“Sir,” the woman said, “I can see that you are a prophet. Our ancestors worshipped on this mountain, but you Jews claim that the place where we must worship is in Jerusalem.” “Woman,” Jesus replied, “believe me, a time is coming when you will worship the Father neither on this mountain nor in Jerusalem. You Samaritans worship what you do not know; we worship what we do know, for salvation is from the Jews. Yet a time is coming and has now come when the true worshippers will worship the Father in the Spirit and in truth, for they are the kind of worshippers the Father seeks. God is spirit, and his worshippers must worship in the Spirit and in truth.” John 4:19-24 New International Version (NIV)
The woman at the well famously discussed with Jesus where the right place to worship was (John 4:19-24). Which mountain was the right one, the Temple Mount of Moriah in Jerusalem according to Judaism or Mount Gerizim according to the Samaritans?
In this time with the Covid-19 coronavirus pandemic when church services have been put on hold, where should we go to worship?
I know from my own experience that I feel closest to God when I am in my garden or out running or walking across the fields near my home. I can praise, pray, grieve and argue with Jesus as I feel the wind on my face and mud beneath my feet.
Connecting with God and being inspired to praise him can be much easier in nature. Many people of no or little faith will talk of the awe and wonder of a sunset, a forest glade or the intricacy of a flower or beetle. Indeed the whole of the cosmos has been made by and for Jesus (Colossians 1:16).
So it should not surprise us to find ourselves draw into worship when we are in nature. Indeed all of the rest of the created order is praising God all of the time, not by choice as we do, but because it has been created to do so. The birds sing God’s praises, the trees lift their branches in adoration and the flowers lift their heads in love.
In this time of social-distancing, when we need to keep our physical distance to keep ourselves and others safe, we still can join with the whole communion of creation in worship. For some this may mean looking out the window or taking some time in the garden; for others, this could be going for a walk or getting to the park. How can we turn a walk in the park into a journey of worship?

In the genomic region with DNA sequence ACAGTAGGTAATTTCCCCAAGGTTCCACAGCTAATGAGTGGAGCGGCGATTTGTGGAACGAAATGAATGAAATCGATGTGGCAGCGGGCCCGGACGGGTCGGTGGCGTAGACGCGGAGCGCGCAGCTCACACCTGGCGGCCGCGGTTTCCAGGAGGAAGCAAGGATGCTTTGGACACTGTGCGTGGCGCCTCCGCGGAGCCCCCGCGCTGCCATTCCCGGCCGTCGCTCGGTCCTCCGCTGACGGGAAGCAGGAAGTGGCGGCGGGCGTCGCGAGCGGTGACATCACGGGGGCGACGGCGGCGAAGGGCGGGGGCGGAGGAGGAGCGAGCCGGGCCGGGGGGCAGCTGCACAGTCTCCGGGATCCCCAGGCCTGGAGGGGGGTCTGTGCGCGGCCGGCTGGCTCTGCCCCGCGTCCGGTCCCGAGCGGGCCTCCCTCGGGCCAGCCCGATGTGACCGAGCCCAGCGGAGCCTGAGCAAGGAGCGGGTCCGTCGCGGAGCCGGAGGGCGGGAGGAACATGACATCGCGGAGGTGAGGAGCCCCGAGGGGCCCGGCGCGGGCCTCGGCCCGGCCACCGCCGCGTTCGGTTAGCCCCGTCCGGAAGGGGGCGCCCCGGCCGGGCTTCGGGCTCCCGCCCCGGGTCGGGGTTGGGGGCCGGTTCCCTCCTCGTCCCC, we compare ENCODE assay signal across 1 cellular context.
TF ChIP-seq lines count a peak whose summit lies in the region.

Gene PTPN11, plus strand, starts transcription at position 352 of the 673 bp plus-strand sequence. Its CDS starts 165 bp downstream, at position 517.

Join in. Take time to notice nature. See how it is revering Jesus, its Maker. Join in with your own praise and adoration, either silently or out loud (with physical distancing, this may be less embarrassing!). You can use the words of the psalmists, hymns, liturgy or your own words as the Holy Spirit prompts you.
Give thanks. Find 5 or 10 things that you can show gratitude to Jesus for in your surroundings. Remember that we are all completely dependent on our relationship with creation for our everyday needs: air, water, food, mental health etc. And therefore, dependent upon our creator God.
Intercede. Surrounded by the beauty and creativity of nature, the shortcomings of humanity are often clearer, but so also in the power and timelessness of God. Bring before him your own concerns and the needs of the natural world, suffering from our misuse and abuse.
Be tactile. When we are having to be careful about our person to person contact, taking time to touch and connect with other parts of God’s creation can be enriching. Feel a sticky bud of a horse chestnut tree, smell a bluebell, let a woodlouse walk across your hand. (Be mindful of not touching surfaces that others may have touched). Rowan Williams once wrote, ‘Receive the world that God has given. Go for a walk. Get wet. Dig the earth.’
Let the joy flow. God’s character is displayed in nature: good, creative, generous, humorous and fun. Allow yourself to be playful in nature. Use a spotter’s guide, challenge a friend to a birdwatching competition, play Pooh Sticks, run and skip!
Paul saw how Jesus has revealed himself as Creator and Redeemer, writing in Romans 1:20 (NIV): ‘For since the creation of the world God’s invisible qualities—his eternal power and divine nature—have been clearly seen, being understood from what has been made, so that people are without excuse.’
Our church doors may still be closed for group worship, but God’s sacred house is the whole of his creation and we can all find him there.
This reflection was originally written by Jemima Parker for the God’s Green Fingers: March 2020 Environment e-news. Jemima Parker is Environment Officer for the Diocese of Leeds. This diocese has recently been awarded a bronze Eco Diocese award under A Rocha UK’s Eco Church scheme.
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